Out through a sudden gap in the balsalm pines,
The farthest hill seemed almost one with the sky
In the west. The northern opiums were pressing
Through my limbs and I was just believing
That this night was of the rest–a scuff
Of the snow to lie among the sapphire moonslits
Shot through the chinks in a stone-piled wall.
It was then that I, a voice from the sled path,
Saw you–rather your shadow that smiled windowed
Rosefilm from the outswung shutters onto
The swollen yard. And deepening the tracks
That lay timberwards, I came through the ricks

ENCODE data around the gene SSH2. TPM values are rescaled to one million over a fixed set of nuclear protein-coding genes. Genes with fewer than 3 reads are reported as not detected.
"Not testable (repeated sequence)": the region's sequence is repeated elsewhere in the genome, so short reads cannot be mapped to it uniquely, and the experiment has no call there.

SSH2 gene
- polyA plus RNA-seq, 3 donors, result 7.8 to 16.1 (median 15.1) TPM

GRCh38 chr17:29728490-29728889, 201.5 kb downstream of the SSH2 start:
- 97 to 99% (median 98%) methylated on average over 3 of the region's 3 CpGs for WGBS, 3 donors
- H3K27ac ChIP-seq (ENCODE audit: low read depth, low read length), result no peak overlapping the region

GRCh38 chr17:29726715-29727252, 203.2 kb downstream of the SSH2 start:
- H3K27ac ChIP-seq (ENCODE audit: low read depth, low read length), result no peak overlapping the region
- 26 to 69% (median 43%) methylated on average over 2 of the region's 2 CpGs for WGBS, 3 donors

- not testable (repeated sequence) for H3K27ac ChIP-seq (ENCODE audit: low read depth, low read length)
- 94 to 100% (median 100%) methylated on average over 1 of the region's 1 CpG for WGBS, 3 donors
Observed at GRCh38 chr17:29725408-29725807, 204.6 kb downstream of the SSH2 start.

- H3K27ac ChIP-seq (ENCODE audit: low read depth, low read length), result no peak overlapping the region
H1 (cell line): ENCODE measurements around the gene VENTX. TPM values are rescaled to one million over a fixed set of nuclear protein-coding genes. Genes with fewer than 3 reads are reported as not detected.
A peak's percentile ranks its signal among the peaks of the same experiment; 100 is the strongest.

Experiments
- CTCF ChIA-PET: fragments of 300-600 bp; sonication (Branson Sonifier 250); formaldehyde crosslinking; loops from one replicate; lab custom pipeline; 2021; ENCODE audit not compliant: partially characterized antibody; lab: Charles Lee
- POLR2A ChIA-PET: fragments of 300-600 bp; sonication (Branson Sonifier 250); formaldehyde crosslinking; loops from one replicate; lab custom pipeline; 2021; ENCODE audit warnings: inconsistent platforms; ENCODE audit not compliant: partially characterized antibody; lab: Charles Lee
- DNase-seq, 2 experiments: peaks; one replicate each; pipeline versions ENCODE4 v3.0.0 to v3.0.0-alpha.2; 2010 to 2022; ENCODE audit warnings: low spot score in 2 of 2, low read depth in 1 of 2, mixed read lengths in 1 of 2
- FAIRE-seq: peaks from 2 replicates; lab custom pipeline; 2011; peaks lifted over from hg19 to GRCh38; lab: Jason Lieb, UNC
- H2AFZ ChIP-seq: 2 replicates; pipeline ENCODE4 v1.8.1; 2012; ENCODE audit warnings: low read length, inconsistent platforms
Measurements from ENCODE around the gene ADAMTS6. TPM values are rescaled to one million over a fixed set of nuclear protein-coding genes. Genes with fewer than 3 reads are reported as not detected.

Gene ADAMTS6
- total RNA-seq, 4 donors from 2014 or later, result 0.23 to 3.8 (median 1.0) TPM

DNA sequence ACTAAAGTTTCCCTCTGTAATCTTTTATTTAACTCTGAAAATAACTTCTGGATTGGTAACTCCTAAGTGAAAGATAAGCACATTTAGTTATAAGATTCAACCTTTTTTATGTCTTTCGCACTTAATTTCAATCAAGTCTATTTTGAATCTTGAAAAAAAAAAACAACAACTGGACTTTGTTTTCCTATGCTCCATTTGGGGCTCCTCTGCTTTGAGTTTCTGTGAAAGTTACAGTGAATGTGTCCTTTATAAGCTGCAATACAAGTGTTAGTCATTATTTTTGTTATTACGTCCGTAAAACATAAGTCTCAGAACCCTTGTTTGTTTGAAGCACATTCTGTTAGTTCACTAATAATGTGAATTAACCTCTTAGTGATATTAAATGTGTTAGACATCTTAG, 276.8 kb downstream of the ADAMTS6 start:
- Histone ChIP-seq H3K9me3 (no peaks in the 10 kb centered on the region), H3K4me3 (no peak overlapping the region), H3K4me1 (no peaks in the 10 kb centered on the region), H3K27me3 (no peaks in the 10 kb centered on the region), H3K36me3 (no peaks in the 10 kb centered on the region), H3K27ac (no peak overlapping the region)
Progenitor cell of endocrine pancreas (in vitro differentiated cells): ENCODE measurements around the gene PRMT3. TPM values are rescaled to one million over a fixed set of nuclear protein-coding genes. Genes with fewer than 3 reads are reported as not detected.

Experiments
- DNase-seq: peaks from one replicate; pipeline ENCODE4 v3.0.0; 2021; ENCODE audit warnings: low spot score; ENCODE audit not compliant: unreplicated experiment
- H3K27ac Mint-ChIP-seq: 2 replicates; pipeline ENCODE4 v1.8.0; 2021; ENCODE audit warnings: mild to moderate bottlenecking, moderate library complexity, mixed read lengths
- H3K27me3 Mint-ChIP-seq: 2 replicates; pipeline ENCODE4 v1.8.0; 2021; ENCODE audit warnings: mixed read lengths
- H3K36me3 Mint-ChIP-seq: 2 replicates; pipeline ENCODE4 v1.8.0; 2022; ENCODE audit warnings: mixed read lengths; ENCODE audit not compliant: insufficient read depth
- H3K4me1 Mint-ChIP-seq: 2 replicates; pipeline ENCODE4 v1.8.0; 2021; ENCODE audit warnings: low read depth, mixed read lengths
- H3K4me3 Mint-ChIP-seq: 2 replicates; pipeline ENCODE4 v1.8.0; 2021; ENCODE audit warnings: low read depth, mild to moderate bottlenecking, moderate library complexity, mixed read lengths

Before a door of frosted moss and opened
Up your laughter, quiet and its likeness
Bouncing like a strutting echo on the bricks.

–December 1957 (first version)
  Winter 1958 (second version)
  August 27, 1998 (third version)

(“Hestia” was published in Volume XXVII of The Amherst Review, Amherst MA.)


This is a descriptive piece without any overt philosophy in it. Notice at its end the date of its original version (written in my native town in New York) and you will see how early my mind had the sense that its original cast carries with it the doom of exile, for “Hestia” (the title is the name of the ancient Greek goddess of the hearth) is a poem about homelessness and the vivid longing for home as only that doom can generate it.

Published on October 31, 2006 at 4:11 pm  Leave a Comment  

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